Are Employers Acting in Bad Faith With Unrealistic Salary Ranges?
By Suzanne Lucas
New York City’s new law requiring job postings to have salary ranges went into effect earlier this month, and the response was stunning.
Stunningly awful in many cases. CitiGroup, for instance, posted a job with a salary range of $0 – $2,000,000. This is a ridiculous case of a company complying with the letter of the law and yet giving out precisely zero information.
Why is this happening?A fascinating exchange occurred on The Wall Street Journal’s podcast, “Your Money Briefing.” Podcast host J.R. Whalen asked WSJ reporter Theo Francis why companies were giving ridiculously broad salary ranges. Whalen gave the following reasons:
- Companies want to “preserve the option” of hiring people of all skill levels.
- Companies want to ensure they don’t exclude people with high salary demands.
- It’s HR laziness.
- They have no idea what this means in practice.
- They don’t want their competitors to be able to get the upper hand.
Employers are clearly resistant to this law. A similar law in California (passed but not yet in effect) faced opposition from the California Chamber of Commerce, which called it a “job killer” and said SHRM was concerned about causing wage compression.
Whatever the causes, HR laziness is not the cause. Typically, jobs are graded, and salary ranges are set before the job is posted — even when the salary range isn’t shared with the candidates. The recruiters almost always have the salary range information before they post the job. And it’s guaranteed not to be $0 – $2,000,000. (You would think CitiGroup would have the lower range at least at minimum wage, rather than proclaiming the possibility that they’d be ready to illegally have someone work for them for free.)
But salary transparency has been on the rise for years. The law is new, but being more open with salaries is not new. And Colorado didn’t implode when their pay transparency law went into effect.
Marianna Hrynyshyn, co-founder and CEO of ABC Recruiting, Inc., dismisses the idea that HR is behind the broad ranges. Salary transparency is “not scary for a recruiter,” she says. “We are not trying to find the cheapest candidate, and even if someone manages to do the best deal with a candidate, they will be approached by other recruiters with other offers. And cooperation may end sooner than planned.”
Recruiters know the market is challenging, especially in high-demand roles, and that fake salary ranges don’t help attract candidates.
The people who are resistant to posting pay information, though? Management.
An HR executive at a global multibillion-dollar company said (under conditions of anonymity for obvious reasons) that it’s not HR and it’s not recruiters who are averse to disclosing compensation ranges. It’s the senior leadership. They are terrified of salary information getting out. They don’t want competition to get the upper hand.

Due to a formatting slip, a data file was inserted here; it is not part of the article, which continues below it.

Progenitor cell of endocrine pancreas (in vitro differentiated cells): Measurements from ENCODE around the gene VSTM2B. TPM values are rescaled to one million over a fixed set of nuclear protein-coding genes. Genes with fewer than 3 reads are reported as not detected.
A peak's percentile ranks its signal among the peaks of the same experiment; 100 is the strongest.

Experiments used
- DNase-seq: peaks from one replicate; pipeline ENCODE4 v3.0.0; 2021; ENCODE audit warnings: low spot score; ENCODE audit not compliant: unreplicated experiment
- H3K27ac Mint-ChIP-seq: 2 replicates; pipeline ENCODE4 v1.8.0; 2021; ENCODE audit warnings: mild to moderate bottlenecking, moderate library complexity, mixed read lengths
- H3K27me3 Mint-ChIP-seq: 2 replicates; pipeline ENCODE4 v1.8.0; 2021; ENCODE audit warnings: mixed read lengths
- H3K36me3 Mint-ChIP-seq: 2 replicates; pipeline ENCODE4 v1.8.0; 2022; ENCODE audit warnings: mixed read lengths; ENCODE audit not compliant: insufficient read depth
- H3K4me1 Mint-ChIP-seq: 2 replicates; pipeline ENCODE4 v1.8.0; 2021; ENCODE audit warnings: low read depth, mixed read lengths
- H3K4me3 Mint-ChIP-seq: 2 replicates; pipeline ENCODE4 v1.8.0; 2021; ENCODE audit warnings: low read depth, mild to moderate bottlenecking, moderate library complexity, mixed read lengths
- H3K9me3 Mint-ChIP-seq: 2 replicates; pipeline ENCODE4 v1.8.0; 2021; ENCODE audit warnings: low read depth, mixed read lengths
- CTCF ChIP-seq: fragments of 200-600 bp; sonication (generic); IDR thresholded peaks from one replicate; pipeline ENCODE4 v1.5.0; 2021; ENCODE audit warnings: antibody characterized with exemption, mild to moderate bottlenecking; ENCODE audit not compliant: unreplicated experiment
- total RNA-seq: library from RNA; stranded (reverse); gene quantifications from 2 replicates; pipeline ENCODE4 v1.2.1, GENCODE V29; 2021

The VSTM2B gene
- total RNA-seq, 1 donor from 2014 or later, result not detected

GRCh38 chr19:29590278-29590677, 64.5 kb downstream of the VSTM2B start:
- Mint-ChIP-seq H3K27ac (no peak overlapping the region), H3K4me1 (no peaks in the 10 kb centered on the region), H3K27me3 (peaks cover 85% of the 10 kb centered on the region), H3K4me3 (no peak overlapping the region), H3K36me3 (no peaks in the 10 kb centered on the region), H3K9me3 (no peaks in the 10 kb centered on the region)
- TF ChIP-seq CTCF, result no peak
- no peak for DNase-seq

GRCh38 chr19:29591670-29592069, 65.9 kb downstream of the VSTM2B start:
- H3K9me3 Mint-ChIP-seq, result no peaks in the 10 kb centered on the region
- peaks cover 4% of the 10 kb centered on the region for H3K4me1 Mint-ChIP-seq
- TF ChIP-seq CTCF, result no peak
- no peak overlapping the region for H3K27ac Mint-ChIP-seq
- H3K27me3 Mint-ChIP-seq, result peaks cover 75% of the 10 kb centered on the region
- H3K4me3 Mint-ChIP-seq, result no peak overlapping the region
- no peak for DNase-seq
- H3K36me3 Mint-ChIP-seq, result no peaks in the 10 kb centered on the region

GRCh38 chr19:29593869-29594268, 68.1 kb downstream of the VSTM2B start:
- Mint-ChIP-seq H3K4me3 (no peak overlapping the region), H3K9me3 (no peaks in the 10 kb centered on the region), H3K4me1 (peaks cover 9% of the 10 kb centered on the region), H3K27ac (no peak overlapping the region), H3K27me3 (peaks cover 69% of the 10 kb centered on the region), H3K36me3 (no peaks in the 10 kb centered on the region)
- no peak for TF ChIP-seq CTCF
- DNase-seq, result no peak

And so while companies may be interested in having options to hire at all levels, they can easily do that by giving reasonable salary ranges. For instance, you can advertise an accounting position and add the following:
Entry level pay: $X – $Y
Mid-level experience pay: $Y – $Z
Even just putting in $X – $Z gives more information, especially if the job description clearly indicates that it will be based on experience.
Not wanting to exclude someone for too high a salary demand is a ridiculous excuse. There is a limit to how much you will pay, even for the best person in the world. No company will fork over $2 million for the best administrative assistant in the world, so use the accurate top salary range.
Colorado was a test run for all this, so companies can see what it meant in practice (although New York City is a different demographic). Pay transparency did not cause the end of the world in the state.
Having exaggerated salaries can, however, cause problems — both for current employees and future candidates.
A Harris Poll found that 70% of job seekers found it harder to get a good new job than expected. While inaccurate salary ranges aren’t necessarily the cause of that, they could have an influence. By posting unrealistic pay details in an attempt not to drive away the top candidates, people who would do a great job aren’t getting offers that they think are reasonable.
Stacie Haller, career counselor, executive recruiter, and contributing editor at ResumeBuilder, told HR Dive, “Displaying a very wide salary range does not help anyone.” And it may make things worse as far as salary transparency is concerned. Candidates want to see realistic ranges.
Realistic ranges would seem to fit the law’s requirement that salary ranges are posted in “good faith.” This means that people need to expect that this range reflects the actual budget and range. As this hasn’t made it to the courts, we have not seen how good faith will be defined.
The ultimate aim is for companies to stop posting outrageous ranges and give information that candidates can use to assess if the job fits their career goals.